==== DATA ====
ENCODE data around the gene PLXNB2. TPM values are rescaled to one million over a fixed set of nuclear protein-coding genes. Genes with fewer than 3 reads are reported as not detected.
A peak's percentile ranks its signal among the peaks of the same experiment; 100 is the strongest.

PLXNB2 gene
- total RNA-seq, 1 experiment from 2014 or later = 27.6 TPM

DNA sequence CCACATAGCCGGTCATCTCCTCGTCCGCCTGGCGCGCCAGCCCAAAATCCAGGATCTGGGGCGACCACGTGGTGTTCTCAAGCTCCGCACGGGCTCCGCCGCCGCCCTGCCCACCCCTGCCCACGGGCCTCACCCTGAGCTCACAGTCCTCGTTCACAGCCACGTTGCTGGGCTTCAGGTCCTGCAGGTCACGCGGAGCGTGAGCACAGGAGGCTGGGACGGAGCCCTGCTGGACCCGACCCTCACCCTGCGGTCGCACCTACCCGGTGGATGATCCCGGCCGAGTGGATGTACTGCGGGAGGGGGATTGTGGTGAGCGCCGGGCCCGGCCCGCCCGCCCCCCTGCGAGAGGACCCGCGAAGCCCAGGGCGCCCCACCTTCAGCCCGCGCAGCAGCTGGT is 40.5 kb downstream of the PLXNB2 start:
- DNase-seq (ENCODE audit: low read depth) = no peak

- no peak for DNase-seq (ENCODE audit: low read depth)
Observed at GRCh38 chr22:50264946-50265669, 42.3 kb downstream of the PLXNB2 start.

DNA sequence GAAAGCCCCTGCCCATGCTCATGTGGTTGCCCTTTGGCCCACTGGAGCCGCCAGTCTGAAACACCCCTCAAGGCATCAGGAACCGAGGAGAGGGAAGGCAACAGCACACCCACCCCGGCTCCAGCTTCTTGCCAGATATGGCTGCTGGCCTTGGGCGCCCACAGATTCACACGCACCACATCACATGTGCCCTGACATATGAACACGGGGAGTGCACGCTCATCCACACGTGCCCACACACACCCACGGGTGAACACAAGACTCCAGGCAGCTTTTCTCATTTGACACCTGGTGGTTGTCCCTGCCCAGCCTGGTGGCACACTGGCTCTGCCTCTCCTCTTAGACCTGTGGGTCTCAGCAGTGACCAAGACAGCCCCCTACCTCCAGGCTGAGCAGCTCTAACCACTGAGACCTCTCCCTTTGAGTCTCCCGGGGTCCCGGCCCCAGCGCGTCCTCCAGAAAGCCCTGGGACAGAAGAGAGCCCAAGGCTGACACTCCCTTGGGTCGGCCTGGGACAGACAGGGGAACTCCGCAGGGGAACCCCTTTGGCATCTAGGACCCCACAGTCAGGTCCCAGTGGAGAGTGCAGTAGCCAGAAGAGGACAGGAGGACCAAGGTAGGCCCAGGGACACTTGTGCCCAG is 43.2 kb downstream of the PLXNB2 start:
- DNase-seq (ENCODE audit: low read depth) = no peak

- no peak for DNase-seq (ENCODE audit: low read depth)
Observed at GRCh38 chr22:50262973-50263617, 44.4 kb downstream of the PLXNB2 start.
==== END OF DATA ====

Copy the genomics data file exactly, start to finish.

ENCODE data around the gene PLXNB2. TPM values are rescaled to one million over a fixed set of nuclear protein-coding genes. Genes with fewer than 3 reads are reported as not detected.
A peak's percentile ranks its signal among the peaks of the same experiment; 100 is the strongest.

PLXNB2 gene
- total RNA-seq, 1 experiment from 2014 or later = 27.6 TPM

DNA sequence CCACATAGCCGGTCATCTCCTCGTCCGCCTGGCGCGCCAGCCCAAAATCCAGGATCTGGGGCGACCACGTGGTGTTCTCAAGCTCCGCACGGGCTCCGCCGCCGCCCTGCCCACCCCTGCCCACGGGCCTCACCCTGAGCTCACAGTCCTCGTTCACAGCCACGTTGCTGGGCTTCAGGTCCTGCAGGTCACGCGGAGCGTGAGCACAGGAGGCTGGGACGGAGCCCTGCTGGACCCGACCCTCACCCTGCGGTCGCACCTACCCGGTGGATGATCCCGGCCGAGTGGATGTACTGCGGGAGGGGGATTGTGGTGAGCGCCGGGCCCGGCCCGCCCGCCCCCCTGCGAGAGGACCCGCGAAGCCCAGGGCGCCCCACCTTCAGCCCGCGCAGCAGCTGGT is 40.5 kb downstream of the PLXNB2 start:
- DNase-seq (ENCODE audit: low read depth) = no peak

- no peak for DNase-seq (ENCODE audit: low read depth)
Observed at GRCh38 chr22:50264946-50265669, 42.3 kb downstream of the PLXNB2 start.

DNA sequence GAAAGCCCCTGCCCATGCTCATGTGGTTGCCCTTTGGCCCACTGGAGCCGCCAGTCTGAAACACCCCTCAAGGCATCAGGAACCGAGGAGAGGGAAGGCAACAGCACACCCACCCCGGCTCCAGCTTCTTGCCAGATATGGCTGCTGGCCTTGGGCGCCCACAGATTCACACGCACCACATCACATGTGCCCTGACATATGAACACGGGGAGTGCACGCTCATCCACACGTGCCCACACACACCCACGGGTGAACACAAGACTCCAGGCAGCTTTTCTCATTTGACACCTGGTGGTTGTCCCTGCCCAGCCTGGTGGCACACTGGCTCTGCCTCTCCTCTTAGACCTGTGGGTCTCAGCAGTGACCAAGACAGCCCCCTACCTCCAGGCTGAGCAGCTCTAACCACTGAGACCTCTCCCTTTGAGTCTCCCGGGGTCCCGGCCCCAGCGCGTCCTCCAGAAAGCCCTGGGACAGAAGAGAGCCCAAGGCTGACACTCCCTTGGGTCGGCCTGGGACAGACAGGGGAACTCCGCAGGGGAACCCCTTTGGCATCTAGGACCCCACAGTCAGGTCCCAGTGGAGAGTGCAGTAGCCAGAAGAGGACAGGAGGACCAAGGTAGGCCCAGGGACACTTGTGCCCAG is 43.2 kb downstream of the PLXNB2 start:
- DNase-seq (ENCODE audit: low read depth) = no peak

- no peak for DNase-seq (ENCODE audit: low read depth)
Observed at GRCh38 chr22:50262973-50263617, 44.4 kb downstream of the PLXNB2 start.